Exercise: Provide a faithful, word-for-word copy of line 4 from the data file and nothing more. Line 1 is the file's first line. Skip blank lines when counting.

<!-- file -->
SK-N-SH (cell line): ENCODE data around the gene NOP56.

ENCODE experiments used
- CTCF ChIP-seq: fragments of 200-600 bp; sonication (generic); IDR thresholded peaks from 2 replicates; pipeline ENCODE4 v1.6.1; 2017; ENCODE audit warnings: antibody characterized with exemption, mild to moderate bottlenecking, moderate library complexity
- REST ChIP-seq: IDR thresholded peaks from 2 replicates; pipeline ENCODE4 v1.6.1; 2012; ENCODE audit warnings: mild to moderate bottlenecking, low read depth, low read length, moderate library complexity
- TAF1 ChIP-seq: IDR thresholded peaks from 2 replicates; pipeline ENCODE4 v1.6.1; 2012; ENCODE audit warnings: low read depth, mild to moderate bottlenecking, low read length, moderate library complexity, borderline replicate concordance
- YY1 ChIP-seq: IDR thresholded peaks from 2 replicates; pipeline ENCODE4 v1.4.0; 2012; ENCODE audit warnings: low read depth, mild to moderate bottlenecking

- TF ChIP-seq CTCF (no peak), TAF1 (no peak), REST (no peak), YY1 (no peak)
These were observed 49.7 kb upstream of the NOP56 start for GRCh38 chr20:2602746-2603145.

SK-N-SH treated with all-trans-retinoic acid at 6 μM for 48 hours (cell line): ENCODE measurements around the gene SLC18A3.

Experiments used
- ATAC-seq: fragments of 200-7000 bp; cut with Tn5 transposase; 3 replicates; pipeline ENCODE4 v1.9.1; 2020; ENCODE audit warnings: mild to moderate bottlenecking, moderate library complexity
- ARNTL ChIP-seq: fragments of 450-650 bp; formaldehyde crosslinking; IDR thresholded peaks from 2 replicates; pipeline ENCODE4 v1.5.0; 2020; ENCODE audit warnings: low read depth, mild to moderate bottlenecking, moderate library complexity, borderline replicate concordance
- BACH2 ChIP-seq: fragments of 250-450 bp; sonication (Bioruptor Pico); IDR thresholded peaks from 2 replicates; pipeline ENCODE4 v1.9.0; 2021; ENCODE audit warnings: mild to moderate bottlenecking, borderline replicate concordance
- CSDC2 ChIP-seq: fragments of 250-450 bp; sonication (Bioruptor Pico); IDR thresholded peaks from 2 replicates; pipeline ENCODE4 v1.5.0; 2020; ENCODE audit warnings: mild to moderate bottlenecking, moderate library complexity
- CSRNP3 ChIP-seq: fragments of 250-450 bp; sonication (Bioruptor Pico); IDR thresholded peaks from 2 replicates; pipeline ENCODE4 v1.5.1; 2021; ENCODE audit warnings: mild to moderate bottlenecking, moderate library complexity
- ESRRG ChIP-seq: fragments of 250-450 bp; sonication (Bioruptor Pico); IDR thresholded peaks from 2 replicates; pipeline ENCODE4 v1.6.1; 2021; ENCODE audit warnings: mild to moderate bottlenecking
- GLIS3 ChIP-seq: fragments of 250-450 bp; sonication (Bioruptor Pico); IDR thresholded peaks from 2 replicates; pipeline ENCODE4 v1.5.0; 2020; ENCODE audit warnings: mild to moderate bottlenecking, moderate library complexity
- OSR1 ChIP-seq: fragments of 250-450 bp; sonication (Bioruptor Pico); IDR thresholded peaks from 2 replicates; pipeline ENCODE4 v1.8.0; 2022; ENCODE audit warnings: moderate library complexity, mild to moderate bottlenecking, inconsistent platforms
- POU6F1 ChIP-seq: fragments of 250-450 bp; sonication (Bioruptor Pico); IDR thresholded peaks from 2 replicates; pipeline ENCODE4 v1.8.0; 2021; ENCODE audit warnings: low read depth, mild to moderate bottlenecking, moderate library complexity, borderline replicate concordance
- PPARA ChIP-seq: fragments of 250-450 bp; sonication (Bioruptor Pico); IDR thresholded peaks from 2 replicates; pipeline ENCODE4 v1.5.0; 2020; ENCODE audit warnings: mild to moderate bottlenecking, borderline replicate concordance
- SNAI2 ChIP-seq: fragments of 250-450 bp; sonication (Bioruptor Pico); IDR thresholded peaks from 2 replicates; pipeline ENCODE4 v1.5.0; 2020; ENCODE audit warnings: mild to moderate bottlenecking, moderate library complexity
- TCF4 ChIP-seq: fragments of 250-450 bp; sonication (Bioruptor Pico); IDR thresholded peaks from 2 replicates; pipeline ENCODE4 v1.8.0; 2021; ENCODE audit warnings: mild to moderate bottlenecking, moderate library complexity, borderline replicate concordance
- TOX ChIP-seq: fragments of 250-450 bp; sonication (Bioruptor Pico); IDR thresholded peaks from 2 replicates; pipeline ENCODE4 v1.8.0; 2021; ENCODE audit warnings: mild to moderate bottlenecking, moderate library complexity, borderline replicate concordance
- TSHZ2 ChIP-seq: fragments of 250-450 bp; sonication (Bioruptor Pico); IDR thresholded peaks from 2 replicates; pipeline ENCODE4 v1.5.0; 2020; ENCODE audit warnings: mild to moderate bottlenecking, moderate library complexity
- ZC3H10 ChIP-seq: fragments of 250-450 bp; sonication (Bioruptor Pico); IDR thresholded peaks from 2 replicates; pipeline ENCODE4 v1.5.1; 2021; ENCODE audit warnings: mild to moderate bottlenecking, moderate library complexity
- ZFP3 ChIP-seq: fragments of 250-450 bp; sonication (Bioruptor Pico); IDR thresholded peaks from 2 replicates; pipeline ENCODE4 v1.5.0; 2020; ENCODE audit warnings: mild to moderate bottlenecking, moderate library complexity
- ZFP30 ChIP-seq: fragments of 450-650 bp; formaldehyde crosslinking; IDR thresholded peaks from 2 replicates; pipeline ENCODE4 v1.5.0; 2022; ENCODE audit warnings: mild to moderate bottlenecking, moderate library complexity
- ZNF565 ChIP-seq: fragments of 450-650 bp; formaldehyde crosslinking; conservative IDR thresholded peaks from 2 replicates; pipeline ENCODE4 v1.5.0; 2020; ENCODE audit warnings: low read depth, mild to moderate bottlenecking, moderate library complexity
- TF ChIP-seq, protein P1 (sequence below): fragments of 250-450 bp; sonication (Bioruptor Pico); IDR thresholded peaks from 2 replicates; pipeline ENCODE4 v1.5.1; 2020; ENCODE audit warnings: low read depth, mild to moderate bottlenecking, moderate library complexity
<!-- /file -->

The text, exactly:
- REST ChIP-seq: IDR thresholded peaks from 2 replicates; pipeline ENCODE4 v1.6.1; 2012; ENCODE audit warnings: mild to moderate bottlenecking, low read depth, low read length, moderate library complexity